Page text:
easy reads for older teens
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I'm working on a volunteer project making a booklist for a non-profit. They serve youth ages 14-24 who read at a 5th-8th grade level. Clients either have a disability (physical, emotional, learning) or have been through foster care or have been through the Juvenile justice system.
I've got some good suggestions off listservs and through other contacts (ORCA Soundings series, Bluford series, and a lot of graphic novels), but I thought I would try here as well.
Does anyone have any good suggestions for easy reads for older teens and young adults?
Pete Hautman's books come right to mind -- Invisible, for instance. They're not too long and usually have a lot of action.
Other authors that might work: Gordon Korman (Son of the Mob, etc.) does good, funny books that are not too long and not too difficult. Jordan Sonnenblick (Drums, Girls, and Dangerous Pie) might be good, too.
Many of Walter Dean Myers books would be perfect for these kids. My favorite is Monster.For girl oriented fantasy - Donna Jo Napoli. If you can get manga on the list, Full Metal Alchemist features a boy who has lost an arm and a leg and his brother's soul is trapped in a suit of armor. Biographies of people who have overcome disabilities would be good like Soul Surfer: a true story of faith, family, and fighting to get back on the board. The Freedom Writers Diary is excellent, too.
I hope it's not too self-serving to mention my new YA novel, Tillmon County Fire. It includes a character with a disability (on the autism spectrum) and centers around a run-in with the juvenile justice system (an arson).
Best wishes on your project!
Wow, great! I can absolutely get Manga on the list - I've got a good amount of graphic novels already. Some of these teens are a bit intimidated by an all text book, so I'm trying to work in ways to have pictures without giving them baby books.
Booksloth - Thanks for recommending some more fantasy slanted titles, I've found quite a few urban or realistic novels and want to make sure to include a range of genres.
And you can absolutely plug your own book! Just be warned I might tell them you're on LibraryThing...
I know the Diary of a Wimpy Kid books are popular partly because they incorporate a lot of drawings into the text. Their main character is in middle school, but I bet they would be an easy sell to your group, too.
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Try The Green Bronze MIrror by Lynne Ellison
Karen is playing on the beach when she finds an ancient mirror buried in the sand. She looks into it, and is transported back in time to the Roman empire. Finding herself a slave, she faces many hair-raising adventures in her struggle to return to her own time.
Also, how did you notice this? Do you get automatic notifications about flagging, and do they not show you previous posts by the same user that have also been flagged?
I have a recent-flags page. It has various options. By default it looks at a period of time that didn't include most of those. Spammy, for sure. I'll post a note. If she does it again, bye-bye.
I've had a lot of luck with reluctant readers and the Bluford High series. The original author is Paul Langan, but later books are written by Anne Schraff. Non-profits can apply to get the books for free and schools can get paperbacks for $1. Here's the website:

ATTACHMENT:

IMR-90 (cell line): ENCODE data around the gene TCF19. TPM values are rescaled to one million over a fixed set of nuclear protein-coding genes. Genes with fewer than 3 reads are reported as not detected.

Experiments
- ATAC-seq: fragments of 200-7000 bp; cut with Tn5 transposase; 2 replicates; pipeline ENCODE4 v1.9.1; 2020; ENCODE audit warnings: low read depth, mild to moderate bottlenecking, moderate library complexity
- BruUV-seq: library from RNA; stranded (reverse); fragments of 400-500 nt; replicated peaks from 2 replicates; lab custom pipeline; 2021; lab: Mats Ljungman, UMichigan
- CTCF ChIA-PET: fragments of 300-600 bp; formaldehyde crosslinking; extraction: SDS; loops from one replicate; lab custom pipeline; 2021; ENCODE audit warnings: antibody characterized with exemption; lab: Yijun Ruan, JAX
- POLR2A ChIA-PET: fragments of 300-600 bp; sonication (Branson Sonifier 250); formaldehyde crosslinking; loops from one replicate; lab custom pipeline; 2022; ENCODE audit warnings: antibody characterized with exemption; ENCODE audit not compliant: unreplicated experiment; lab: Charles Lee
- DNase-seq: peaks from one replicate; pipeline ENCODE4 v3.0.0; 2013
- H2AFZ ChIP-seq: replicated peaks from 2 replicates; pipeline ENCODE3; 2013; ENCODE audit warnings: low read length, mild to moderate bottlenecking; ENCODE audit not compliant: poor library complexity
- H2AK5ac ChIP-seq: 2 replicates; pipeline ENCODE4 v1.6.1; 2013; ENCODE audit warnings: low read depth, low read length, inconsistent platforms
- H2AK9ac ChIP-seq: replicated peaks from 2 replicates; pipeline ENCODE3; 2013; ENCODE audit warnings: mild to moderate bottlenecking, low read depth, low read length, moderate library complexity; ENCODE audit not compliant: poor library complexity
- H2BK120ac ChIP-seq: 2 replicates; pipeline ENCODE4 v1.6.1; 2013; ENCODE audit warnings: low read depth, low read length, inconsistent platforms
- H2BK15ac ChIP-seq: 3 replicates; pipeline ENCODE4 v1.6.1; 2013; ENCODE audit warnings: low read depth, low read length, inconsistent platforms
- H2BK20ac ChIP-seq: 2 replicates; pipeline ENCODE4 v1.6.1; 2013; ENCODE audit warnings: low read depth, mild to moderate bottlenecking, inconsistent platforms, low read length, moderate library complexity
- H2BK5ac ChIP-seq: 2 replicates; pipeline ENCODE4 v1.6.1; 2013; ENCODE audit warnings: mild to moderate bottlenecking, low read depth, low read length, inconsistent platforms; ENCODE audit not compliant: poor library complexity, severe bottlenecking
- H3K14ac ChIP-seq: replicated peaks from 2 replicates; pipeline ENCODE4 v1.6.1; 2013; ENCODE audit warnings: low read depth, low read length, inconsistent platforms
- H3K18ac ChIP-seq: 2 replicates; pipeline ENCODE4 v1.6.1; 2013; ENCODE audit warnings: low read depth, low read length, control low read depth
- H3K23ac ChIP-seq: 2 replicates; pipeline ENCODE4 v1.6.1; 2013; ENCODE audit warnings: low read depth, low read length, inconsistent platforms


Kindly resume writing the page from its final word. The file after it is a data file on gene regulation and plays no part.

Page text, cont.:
girls: Perfect Chemistry by by Simone Elkeles
Stoner and Spaz by Ron Koertge
Dealing with Dragons: The Enchanted Forest Chronicles, Book One by Patricia C. Wrede
Elsewhere by Gabrielle Zevin
Stake That! (The Blood Coven) by Mari Mancusi
Need by Carrie Jones
Gingerbread by Rachel Cohn
Boys: Food, Girls, and Other Things I Can't Have by Allen Zadoff
Pop by Gordon Korman
The Wednesday Wars by Gary D. Schmidt
Marcelo In The Real World by Francisco Stork
both: The Hunger Games by Suzanne Collins
Three Little Words: A Memoir by Ashley Rhodes-Courter
I'd also look at the American Library Association's 'Quick Picks' lists: www.ala.org/yalsa/booklists/quickpicks/
These are annual lists compiled by a committee of young adult librarians of the best books for reluctant young adult readers: I'm always impressed by the variety included on the lists-- fiction, nonfiction, books for young adults, books from adult publishers, graphic novels, humor, art... and I always find a few things I want to read myself!
Barrington Stoke (UK) does a series specifically designed for older readers who are not reading at their chronological age - http://www.barringtonstoke.co.uk/
The books have teen themes and subjects, but are much easier, with larger font, and short chapters.
Check out the series lists to see what is at different reading ages.
Thanks for the suggestions everyone. It's tough finding these sorts of books - many of the ALA Quickpicks and books like the Hunger Games are actually too difficult/intimidating for many of them, and books aimed at younger kids are not only not interesting to them, but feel insulting.
We actually have the Bluford series and it's pretty successful. I'll look into Barrington Stoke as well, although I'm not sure if the UK thing will be too confusing for these American young adults.
I think you'll find that the themes in the Barrington Stoke series will appeal to American teens - teen pregnancy, stalking, first love, bullying, a new school, making/losing friends - all stuff that happens everywhere. We've had great success with these books in New Zealand, and we're a very long way from England too!
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